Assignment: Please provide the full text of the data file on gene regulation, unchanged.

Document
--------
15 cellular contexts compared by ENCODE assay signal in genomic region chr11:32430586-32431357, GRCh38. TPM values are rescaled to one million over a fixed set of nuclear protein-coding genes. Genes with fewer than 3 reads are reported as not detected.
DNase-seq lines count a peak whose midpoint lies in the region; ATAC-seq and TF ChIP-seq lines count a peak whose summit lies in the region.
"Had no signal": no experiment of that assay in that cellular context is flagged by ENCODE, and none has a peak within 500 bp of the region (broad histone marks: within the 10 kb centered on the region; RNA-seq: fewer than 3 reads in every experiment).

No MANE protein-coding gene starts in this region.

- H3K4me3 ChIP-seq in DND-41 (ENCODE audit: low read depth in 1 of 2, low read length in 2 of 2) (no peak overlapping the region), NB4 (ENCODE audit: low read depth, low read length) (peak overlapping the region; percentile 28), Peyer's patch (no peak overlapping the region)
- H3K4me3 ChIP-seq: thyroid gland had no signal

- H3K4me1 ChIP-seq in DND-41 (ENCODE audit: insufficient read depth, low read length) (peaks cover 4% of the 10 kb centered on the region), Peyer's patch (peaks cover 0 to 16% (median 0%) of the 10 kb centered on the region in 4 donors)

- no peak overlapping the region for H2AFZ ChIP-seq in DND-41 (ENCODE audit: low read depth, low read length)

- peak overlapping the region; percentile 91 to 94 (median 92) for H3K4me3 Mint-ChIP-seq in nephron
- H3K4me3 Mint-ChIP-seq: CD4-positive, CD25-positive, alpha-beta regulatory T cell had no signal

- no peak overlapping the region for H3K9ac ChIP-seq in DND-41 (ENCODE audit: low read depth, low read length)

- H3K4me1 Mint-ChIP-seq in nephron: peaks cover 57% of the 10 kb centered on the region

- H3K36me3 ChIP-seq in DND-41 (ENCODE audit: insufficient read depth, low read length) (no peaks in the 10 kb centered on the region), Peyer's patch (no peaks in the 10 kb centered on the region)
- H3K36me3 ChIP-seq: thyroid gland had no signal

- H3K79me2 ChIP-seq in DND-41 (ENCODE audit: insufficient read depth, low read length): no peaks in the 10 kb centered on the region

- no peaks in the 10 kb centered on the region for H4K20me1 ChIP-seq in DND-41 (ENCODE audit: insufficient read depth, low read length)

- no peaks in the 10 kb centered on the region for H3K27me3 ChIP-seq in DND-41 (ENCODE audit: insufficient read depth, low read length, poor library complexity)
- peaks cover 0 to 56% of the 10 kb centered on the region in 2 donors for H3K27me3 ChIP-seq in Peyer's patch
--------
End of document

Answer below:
15 cellular contexts compared by ENCODE assay signal in genomic region chr11:32430586-32431357, GRCh38. TPM values are rescaled to one million over a fixed set of nuclear protein-coding genes. Genes with fewer than 3 reads are reported as not detected.
DNase-seq lines count a peak whose midpoint lies in the region; ATAC-seq and TF ChIP-seq lines count a peak whose summit lies in the region.
"Had no signal": no experiment of that assay in that cellular context is flagged by ENCODE, and none has a peak within 500 bp of the region (broad histone marks: within the 10 kb centered on the region; RNA-seq: fewer than 3 reads in every experiment).

No MANE protein-coding gene starts in this region.

- H3K4me3 ChIP-seq in DND-41 (ENCODE audit: low read depth in 1 of 2, low read length in 2 of 2) (no peak overlapping the region), NB4 (ENCODE audit: low read depth, low read length) (peak overlapping the region; percentile 28), Peyer's patch (no peak overlapping the region)
- H3K4me3 ChIP-seq: thyroid gland had no signal

- H3K4me1 ChIP-seq in DND-41 (ENCODE audit: insufficient read depth, low read length) (peaks cover 4% of the 10 kb centered on the region), Peyer's patch (peaks cover 0 to 16% (median 0%) of the 10 kb centered on the region in 4 donors)

- no peak overlapping the region for H2AFZ ChIP-seq in DND-41 (ENCODE audit: low read depth, low read length)

- peak overlapping the region; percentile 91 to 94 (median 92) for H3K4me3 Mint-ChIP-seq in nephron
- H3K4me3 Mint-ChIP-seq: CD4-positive, CD25-positive, alpha-beta regulatory T cell had no signal

- no peak overlapping the region for H3K9ac ChIP-seq in DND-41 (ENCODE audit: low read depth, low read length)

- H3K4me1 Mint-ChIP-seq in nephron: peaks cover 57% of the 10 kb centered on the region

- H3K36me3 ChIP-seq in DND-41 (ENCODE audit: insufficient read depth, low read length) (no peaks in the 10 kb centered on the region), Peyer's patch (no peaks in the 10 kb centered on the region)
- H3K36me3 ChIP-seq: thyroid gland had no signal

- H3K79me2 ChIP-seq in DND-41 (ENCODE audit: insufficient read depth, low read length): no peaks in the 10 kb centered on the region

- no peaks in the 10 kb centered on the region for H4K20me1 ChIP-seq in DND-41 (ENCODE audit: insufficient read depth, low read length)

- no peaks in the 10 kb centered on the region for H3K27me3 ChIP-seq in DND-41 (ENCODE audit: insufficient read depth, low read length, poor library complexity)
- peaks cover 0 to 56% of the 10 kb centered on the region in 2 donors for H3K27me3 ChIP-seq in Peyer's patch